In one study of 1250 U.S. babies, researchers used bottle-emptying as a measure of poor infant self-regulation.3 (An earlier study verified this link.4) It didn’t matter whether expressed milk or formula was in the bottle.  The more often the babies were fed by bottle during their first 6 months, the more likely they were to empty the bottle during their second 6 months.  Only 27% of the babies who were exclusively breastfed during their first 6 months emptied the bottle during their second 6 months.  Of those fed at first by both breast and bottle, 54% later emptied the bottle.  Of those fed at first only by bottle, 68% later emptied it.

Mother’s milk plays a vital role in a healthy beginning.  But as these studies demonstrate, there is more to breastfeeding than the milk.  Even when mother’s milk is in the bottle, regular bottle-feeding can increase a baby’s risk of childhood obesity. One way we can offset this effect is to make bottle-feeding more like breastfeeding using pacing techniques, which hopefully will decrease the risk of overfeeding.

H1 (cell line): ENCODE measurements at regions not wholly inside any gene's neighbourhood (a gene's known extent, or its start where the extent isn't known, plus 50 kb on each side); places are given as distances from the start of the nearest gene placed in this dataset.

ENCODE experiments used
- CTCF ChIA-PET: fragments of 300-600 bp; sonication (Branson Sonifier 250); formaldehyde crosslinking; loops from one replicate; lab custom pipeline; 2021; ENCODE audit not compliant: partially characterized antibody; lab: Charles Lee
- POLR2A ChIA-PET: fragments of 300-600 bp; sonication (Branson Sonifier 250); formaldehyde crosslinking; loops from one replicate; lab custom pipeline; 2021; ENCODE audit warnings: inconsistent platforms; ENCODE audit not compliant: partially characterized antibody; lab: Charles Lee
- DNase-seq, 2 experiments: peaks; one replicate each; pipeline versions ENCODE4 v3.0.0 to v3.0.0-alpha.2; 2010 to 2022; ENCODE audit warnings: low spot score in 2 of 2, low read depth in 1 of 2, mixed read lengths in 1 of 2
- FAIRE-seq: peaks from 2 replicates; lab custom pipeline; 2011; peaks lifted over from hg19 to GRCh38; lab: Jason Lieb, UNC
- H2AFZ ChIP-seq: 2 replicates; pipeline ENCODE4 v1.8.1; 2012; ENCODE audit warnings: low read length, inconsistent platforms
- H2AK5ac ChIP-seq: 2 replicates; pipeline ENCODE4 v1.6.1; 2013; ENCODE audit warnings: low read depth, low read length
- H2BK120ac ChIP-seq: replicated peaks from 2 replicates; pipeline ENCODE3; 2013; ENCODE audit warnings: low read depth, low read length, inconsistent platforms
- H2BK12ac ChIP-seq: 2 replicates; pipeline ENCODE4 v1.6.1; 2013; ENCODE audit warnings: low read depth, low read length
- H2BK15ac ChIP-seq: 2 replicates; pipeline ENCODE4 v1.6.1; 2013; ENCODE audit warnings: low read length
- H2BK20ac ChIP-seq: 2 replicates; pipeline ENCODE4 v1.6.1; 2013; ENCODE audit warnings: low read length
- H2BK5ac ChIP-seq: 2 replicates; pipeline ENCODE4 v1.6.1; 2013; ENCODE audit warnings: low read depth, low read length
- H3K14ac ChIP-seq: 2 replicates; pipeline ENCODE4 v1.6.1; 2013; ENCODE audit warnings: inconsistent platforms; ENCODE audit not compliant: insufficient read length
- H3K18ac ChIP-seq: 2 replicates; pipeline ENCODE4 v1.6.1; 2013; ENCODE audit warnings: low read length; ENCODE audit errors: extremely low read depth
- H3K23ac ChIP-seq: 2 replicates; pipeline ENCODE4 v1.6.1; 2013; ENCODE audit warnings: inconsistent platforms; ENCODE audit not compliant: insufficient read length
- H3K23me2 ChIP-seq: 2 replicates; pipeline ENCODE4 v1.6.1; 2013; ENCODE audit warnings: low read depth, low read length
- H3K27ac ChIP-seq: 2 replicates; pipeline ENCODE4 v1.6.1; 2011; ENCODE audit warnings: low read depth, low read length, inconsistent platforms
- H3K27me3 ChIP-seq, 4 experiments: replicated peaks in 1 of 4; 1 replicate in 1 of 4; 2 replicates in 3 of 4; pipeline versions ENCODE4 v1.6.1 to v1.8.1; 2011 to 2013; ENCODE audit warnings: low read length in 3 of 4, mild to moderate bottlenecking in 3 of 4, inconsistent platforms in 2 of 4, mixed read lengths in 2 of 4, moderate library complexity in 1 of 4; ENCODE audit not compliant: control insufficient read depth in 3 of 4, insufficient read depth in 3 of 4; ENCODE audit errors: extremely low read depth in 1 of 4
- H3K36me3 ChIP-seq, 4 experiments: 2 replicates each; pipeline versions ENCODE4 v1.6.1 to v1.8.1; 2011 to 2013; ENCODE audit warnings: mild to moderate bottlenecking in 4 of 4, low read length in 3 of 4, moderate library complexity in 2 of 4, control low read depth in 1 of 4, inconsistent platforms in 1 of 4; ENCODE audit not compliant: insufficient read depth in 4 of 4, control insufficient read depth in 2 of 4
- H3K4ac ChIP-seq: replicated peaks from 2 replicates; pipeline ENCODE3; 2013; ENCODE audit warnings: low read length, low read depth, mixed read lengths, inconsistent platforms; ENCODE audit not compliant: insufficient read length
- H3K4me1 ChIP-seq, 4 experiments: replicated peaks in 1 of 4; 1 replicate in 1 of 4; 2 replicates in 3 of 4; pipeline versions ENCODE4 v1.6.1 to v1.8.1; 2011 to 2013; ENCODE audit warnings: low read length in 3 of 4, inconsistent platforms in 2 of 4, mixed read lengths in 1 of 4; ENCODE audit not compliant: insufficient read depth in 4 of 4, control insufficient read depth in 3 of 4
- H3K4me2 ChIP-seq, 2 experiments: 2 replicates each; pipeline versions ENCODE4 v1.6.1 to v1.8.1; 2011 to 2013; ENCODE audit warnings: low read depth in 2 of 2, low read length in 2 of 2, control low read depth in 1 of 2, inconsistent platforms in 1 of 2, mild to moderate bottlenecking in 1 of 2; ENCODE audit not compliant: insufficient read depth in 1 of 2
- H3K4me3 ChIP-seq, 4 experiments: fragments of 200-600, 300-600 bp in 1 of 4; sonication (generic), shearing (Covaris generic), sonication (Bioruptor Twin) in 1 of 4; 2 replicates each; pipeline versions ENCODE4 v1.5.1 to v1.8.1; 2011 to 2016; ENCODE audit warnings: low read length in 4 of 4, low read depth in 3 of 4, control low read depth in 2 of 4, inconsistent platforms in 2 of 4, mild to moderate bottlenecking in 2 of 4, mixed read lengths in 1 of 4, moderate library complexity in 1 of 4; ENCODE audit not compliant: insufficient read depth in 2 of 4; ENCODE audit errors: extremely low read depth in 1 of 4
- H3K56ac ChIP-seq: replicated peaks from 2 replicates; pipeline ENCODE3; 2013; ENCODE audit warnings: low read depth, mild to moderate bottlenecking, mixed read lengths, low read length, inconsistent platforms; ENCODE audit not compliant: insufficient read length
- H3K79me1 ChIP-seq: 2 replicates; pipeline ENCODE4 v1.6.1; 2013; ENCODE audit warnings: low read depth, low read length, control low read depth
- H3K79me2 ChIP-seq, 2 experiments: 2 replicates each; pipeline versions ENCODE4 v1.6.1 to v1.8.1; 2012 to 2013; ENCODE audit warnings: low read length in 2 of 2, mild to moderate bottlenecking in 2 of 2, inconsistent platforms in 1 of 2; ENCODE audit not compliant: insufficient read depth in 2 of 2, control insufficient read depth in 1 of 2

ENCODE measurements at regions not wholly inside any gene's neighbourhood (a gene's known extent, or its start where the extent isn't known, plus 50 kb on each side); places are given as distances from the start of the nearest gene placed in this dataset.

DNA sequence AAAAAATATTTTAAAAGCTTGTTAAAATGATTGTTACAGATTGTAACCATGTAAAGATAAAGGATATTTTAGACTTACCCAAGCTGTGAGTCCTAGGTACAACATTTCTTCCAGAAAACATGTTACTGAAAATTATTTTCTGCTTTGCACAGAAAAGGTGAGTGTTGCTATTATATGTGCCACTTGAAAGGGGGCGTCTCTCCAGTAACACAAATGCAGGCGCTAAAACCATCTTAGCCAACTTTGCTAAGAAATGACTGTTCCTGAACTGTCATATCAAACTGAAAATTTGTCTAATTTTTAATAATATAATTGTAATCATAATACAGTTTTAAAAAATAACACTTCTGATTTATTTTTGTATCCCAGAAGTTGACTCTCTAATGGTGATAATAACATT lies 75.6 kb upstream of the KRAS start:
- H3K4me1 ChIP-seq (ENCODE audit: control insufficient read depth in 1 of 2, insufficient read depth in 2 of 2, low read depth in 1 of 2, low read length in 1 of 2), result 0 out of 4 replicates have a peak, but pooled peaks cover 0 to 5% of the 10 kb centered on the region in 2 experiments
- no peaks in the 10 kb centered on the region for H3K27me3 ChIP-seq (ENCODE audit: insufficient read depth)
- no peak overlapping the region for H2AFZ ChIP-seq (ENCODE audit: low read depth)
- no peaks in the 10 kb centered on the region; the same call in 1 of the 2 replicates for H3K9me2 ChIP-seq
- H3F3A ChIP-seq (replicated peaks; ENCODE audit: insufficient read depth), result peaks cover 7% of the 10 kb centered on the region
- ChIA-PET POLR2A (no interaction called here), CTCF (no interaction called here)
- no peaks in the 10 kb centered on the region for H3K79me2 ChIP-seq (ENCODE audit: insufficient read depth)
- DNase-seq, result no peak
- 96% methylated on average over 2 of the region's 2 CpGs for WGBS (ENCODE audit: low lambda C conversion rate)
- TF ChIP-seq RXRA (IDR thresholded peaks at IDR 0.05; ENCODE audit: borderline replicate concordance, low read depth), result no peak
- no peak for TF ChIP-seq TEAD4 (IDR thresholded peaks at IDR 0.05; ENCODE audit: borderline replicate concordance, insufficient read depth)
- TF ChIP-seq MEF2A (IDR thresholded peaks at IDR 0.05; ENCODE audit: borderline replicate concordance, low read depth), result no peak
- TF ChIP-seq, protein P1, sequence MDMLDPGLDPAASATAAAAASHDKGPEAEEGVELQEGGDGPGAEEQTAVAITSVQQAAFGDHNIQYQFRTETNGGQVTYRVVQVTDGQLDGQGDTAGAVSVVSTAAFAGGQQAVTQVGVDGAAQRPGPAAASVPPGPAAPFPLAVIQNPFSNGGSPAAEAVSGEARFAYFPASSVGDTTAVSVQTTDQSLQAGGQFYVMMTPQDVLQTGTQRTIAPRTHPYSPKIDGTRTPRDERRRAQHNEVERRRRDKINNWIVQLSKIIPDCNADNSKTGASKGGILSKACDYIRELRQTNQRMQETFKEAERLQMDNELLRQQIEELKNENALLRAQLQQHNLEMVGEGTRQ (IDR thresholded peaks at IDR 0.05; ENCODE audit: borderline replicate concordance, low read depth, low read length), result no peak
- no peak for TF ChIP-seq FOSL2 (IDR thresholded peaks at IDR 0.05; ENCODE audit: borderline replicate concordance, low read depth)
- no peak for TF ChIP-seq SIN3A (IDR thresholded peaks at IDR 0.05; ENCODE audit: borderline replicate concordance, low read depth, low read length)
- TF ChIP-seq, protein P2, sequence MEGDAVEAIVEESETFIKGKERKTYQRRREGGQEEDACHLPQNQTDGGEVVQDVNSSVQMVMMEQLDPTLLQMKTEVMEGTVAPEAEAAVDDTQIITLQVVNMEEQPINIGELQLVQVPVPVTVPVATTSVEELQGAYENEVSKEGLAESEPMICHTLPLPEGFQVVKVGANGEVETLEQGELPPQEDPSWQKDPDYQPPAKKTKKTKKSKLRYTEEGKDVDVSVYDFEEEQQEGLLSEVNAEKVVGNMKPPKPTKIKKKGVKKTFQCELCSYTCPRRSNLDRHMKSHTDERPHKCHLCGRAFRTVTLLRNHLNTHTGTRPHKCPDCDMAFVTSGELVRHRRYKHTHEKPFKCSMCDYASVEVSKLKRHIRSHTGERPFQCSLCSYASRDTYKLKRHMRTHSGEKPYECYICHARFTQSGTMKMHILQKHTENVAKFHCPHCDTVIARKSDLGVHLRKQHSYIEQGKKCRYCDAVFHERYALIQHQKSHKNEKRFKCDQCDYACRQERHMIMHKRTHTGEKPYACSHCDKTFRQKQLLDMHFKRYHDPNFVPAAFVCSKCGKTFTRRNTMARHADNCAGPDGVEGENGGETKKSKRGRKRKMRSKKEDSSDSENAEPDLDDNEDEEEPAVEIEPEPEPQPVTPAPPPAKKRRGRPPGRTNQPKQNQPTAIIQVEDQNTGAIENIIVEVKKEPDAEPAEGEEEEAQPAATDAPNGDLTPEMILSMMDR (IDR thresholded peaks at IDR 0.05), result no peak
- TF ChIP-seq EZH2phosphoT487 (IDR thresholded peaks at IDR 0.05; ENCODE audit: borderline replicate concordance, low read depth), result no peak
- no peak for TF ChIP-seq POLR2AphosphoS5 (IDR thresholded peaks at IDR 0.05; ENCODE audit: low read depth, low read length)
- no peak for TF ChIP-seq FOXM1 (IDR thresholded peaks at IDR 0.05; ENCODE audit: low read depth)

1 Dewey, K.G., Infant feeding and growth.  In G. Goldberg, A. Prentice, P.A. Filtreau, S., & Simondon, K. (Eds.)  Breastfeeding : Early influences on later health (pp. 57-66).  New York, NY: Springer.

2 Kramer, M. S., Guo, T., Platt, R. W., Vanilovich, I., Sevkovskaya, Z., Dzikovich, I., et al. Feeding effects on growth during infancy. Journal of Pediatrics 2004; 145(5): 600-605.

3 Li, R., Fein, S.B., & Grummer-Strawn, L.  Do infant fed from bottles lack self-regulation of milk intake compared with directly breastfed infants?  Pediatrics 2010; 125(6): e1386-e1393.

4 Li, R., Fein, S.B., & Grummer-Strawn, L.M.  Association of breastfeeding intensity and bottle-emptying behaviors at early infancy with infants’ risk for excess weight at late infancy.  Pediatrics 2008; 122 Suppl 2: S77-S84.

Breast Versus Bottle: How Much Milk Should Baby Take?